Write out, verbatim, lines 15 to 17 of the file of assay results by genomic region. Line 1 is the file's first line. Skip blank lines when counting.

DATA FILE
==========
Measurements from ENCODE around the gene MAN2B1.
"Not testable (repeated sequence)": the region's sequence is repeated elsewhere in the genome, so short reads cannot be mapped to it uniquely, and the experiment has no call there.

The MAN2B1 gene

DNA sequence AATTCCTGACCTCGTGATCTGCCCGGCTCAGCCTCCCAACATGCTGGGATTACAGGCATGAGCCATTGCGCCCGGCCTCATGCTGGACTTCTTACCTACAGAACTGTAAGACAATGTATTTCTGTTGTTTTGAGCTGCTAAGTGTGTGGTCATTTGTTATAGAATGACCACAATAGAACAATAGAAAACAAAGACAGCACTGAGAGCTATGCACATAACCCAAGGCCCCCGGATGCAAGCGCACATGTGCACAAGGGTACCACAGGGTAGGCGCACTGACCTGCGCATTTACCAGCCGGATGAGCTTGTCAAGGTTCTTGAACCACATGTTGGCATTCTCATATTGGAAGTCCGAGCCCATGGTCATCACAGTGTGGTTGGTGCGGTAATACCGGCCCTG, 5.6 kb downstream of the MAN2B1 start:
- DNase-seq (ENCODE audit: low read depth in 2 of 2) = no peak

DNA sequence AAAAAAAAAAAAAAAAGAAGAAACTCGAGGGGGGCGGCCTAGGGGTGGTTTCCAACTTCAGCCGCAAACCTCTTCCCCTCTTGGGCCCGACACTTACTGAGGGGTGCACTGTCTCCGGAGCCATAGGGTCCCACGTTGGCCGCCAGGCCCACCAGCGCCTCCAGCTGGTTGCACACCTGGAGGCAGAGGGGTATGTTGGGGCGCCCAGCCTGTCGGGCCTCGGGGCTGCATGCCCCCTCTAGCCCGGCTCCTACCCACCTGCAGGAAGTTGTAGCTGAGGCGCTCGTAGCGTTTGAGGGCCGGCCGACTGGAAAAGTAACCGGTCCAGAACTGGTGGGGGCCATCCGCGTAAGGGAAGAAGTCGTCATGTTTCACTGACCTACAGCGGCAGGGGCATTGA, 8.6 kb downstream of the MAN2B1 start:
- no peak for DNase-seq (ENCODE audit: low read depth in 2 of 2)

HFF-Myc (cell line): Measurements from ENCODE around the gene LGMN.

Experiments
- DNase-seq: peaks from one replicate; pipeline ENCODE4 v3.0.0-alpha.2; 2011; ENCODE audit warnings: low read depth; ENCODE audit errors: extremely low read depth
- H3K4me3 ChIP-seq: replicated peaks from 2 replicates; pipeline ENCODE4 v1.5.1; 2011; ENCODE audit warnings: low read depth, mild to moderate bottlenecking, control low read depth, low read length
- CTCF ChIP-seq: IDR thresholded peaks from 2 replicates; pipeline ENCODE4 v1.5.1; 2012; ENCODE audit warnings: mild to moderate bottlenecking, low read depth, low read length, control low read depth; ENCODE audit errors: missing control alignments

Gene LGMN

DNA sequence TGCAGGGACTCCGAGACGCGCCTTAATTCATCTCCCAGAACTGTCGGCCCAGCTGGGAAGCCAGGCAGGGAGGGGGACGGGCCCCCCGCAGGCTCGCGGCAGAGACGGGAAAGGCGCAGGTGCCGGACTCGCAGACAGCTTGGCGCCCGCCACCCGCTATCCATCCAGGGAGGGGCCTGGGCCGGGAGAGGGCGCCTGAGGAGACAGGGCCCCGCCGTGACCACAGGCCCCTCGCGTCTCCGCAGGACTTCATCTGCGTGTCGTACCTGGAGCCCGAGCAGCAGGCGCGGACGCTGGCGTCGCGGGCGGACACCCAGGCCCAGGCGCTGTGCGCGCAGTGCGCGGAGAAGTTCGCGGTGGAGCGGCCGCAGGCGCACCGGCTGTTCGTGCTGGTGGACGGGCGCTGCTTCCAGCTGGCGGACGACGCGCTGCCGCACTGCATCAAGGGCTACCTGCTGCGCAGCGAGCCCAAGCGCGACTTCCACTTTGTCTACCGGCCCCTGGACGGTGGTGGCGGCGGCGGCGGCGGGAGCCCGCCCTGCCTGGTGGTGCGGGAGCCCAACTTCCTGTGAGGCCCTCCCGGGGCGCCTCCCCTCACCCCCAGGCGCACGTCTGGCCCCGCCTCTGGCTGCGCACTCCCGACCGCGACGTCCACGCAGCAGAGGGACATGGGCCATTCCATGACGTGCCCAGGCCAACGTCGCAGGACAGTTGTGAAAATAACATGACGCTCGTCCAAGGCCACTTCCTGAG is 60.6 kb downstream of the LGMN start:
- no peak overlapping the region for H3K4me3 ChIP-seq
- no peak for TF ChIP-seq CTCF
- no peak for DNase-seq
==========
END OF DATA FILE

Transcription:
- no peak overlapping the region for H3K4me3 ChIP-seq
- no peak for TF ChIP-seq CTCF
- no peak for DNase-seq